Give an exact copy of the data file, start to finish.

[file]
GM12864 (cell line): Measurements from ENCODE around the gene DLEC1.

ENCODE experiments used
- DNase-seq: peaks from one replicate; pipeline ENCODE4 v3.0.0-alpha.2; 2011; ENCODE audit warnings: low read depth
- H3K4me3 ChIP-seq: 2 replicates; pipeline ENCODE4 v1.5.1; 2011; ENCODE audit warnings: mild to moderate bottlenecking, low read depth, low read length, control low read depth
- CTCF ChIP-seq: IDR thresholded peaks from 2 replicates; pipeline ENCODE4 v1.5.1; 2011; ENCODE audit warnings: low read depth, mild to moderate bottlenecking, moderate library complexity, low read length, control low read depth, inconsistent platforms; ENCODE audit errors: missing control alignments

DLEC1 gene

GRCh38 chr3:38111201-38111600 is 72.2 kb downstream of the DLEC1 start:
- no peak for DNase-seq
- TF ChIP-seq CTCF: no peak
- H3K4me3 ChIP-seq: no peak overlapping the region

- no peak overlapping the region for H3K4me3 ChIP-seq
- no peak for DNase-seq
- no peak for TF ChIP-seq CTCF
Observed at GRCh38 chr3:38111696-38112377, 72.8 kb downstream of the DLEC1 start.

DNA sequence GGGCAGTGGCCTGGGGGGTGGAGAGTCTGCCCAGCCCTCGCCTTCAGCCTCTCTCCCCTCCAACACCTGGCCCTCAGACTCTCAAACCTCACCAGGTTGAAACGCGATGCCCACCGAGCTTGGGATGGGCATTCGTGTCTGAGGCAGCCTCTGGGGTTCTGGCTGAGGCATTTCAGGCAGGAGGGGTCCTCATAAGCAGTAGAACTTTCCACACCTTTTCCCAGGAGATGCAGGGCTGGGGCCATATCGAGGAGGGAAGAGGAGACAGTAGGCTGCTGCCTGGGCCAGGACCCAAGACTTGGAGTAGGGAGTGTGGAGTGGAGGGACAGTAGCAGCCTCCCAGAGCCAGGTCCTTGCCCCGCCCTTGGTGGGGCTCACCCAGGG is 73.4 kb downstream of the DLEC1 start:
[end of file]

GM12864 (cell line): Measurements from ENCODE around the gene DLEC1.

ENCODE experiments used
- DNase-seq: peaks from one replicate; pipeline ENCODE4 v3.0.0-alpha.2; 2011; ENCODE audit warnings: low read depth
- H3K4me3 ChIP-seq: 2 replicates; pipeline ENCODE4 v1.5.1; 2011; ENCODE audit warnings: mild to moderate bottlenecking, low read depth, low read length, control low read depth
- CTCF ChIP-seq: IDR thresholded peaks from 2 replicates; pipeline ENCODE4 v1.5.1; 2011; ENCODE audit warnings: low read depth, mild to moderate bottlenecking, moderate library complexity, low read length, control low read depth, inconsistent platforms; ENCODE audit errors: missing control alignments

DLEC1 gene

GRCh38 chr3:38111201-38111600 is 72.2 kb downstream of the DLEC1 start:
- no peak for DNase-seq
- TF ChIP-seq CTCF: no peak
- H3K4me3 ChIP-seq: no peak overlapping the region

- no peak overlapping the region for H3K4me3 ChIP-seq
- no peak for DNase-seq
- no peak for TF ChIP-seq CTCF
Observed at GRCh38 chr3:38111696-38112377, 72.8 kb downstream of the DLEC1 start.

DNA sequence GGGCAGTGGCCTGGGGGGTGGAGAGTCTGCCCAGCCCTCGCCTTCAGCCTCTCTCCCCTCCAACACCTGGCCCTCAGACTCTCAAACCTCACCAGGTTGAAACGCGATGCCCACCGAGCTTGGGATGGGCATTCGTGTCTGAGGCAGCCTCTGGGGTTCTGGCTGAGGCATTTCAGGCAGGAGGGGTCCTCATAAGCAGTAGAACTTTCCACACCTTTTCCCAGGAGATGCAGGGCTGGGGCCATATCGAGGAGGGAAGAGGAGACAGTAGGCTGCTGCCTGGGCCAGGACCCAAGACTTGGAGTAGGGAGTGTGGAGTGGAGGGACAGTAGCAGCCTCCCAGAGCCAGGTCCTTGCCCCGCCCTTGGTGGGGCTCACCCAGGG is 73.4 kb downstream of the DLEC1 start: